Revolting Cocks

The Sex Revolts: Gender, Rebellion and Rock 'n' Roll by Simon Reynolds and Joy Press

"Home is where the heart lies," Hersh sings on "Vicky's Box," emphasizing the poisonous double meaning of "lies." Aptly, The Sex Revolts ends with women making complex music from the very sphere -- the home -- that male rockers have worked so hard to run from and destroy. Along the way, Reynolds and Press raise a variety of interesting questions: Which is more important -- aesthetics or ethics? Should music destroy or caress sexual identity? What kind of double allegiances do women who like misogynistic music experience? Is male femininity subversive or just privileged indulgence? Should meaning take precedence over sound?

Reynolds and Press tend to emphasize meaning, as they only mention listeners' personal responses in the intro. Also, the pair focus on homosocial revulsion toward women, never noting homosexuality's avoidance of hetero power dynamics. Of course, gay sensibility in rock tends to be counterfeit (Bowie, Brett Anderson) or closeted (Michael Stipe) and is still largely invisible. Today, men are increasingly sexualized by the media and therefore prone to all the pleasures and pains -- relentless body consciousness, for instance -- of female identity. As such, masculinity, regardless of sexual orientation, is a ripe area for study.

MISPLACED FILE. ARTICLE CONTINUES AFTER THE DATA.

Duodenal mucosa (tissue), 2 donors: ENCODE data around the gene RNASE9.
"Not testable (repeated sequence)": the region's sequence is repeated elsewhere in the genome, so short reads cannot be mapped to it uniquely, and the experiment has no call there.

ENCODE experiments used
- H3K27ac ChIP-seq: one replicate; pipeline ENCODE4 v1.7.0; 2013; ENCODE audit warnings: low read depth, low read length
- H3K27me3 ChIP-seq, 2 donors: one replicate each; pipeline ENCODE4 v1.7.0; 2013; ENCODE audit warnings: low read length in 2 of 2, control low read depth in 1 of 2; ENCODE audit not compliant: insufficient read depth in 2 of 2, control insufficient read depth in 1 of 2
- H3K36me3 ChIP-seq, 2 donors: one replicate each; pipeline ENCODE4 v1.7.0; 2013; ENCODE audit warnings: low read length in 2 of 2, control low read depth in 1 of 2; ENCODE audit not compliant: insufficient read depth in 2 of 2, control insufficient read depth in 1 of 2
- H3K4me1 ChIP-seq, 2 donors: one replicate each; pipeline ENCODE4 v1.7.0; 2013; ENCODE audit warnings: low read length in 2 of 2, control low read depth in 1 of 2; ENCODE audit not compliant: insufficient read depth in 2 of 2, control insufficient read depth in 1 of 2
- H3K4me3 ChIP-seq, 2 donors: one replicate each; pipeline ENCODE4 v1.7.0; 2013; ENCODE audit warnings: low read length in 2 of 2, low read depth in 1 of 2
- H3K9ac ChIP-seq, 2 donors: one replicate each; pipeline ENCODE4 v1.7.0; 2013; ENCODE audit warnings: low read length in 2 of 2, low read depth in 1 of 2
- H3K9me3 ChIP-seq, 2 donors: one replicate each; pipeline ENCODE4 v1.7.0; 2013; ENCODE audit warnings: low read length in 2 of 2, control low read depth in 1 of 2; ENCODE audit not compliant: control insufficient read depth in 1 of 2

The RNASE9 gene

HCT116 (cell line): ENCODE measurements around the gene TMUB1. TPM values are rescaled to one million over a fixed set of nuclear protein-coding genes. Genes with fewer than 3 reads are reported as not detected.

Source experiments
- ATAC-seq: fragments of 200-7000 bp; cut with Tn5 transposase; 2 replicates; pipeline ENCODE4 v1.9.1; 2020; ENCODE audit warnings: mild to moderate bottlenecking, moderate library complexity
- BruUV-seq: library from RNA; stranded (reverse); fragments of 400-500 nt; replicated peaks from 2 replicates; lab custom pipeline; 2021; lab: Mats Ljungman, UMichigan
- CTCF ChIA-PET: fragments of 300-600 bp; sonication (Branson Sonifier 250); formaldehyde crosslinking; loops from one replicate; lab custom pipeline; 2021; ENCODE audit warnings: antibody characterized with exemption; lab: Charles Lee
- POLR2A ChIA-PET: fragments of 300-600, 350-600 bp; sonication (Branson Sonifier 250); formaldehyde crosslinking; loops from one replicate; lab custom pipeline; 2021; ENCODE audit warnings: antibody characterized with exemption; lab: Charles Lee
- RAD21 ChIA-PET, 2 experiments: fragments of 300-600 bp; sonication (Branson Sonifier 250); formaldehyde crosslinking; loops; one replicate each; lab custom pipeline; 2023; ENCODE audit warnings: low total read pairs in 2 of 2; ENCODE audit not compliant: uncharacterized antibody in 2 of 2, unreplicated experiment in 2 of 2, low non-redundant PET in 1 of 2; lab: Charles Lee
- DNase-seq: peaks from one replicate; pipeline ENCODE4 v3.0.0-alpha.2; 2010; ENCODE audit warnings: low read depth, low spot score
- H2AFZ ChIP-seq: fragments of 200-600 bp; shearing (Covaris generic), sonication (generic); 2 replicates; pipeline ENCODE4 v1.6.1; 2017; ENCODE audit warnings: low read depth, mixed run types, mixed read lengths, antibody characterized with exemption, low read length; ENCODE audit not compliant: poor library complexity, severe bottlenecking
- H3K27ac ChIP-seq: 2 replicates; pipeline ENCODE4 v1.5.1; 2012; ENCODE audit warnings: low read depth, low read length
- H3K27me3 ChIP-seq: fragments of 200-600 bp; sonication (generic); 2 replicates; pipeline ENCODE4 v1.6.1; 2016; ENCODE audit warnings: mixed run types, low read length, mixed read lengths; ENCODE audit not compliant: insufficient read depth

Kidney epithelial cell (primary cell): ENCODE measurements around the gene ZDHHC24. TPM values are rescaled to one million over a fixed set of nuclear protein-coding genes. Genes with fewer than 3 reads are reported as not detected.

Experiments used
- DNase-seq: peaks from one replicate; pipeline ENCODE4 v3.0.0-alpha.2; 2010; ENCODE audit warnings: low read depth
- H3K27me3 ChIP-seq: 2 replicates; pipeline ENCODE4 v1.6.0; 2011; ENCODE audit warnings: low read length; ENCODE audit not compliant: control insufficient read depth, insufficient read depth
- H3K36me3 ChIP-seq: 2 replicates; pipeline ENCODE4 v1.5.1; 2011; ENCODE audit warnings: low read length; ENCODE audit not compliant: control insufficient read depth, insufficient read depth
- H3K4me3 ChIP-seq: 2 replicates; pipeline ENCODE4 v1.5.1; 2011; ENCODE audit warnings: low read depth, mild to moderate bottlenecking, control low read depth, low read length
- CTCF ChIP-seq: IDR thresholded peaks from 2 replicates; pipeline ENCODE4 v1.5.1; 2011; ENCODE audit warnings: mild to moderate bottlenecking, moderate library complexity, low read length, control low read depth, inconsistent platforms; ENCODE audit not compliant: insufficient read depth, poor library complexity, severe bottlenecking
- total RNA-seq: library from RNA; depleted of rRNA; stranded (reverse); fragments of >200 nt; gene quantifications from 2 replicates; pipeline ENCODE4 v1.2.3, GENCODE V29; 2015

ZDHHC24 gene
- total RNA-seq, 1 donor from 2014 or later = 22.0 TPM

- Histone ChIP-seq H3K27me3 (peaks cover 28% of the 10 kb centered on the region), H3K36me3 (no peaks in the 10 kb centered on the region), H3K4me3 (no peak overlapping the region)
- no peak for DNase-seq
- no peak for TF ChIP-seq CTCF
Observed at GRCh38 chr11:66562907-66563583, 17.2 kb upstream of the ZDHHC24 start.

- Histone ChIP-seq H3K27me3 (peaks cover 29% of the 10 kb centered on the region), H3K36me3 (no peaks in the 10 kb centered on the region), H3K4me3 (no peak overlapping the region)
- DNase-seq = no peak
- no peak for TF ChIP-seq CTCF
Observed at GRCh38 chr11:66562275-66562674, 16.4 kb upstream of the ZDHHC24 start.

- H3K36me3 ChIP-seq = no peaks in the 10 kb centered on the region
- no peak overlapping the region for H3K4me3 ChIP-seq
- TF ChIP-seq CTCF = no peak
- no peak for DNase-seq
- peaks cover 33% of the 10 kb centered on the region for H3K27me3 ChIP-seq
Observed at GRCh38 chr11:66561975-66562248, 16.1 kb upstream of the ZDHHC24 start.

In The Sex Revolts, male rebellion yields increasingly diminishing returns. Plotting the male rebel's devolution from speedy, stylish mod to crippled, acid-fried biker, from virility to clumsiness (Devo) and celibacy (Smiths), the authors couldn't have found a better symbol of tragic manhood than Kurt Cobain and his fatal "umbilical noose." And the future should only bring more fascinating mutations. Take the brilliant, boundary-smashing character Reynolds analyzed recently in the Village Voice, whose name perfectly captures his identity: Tricky.

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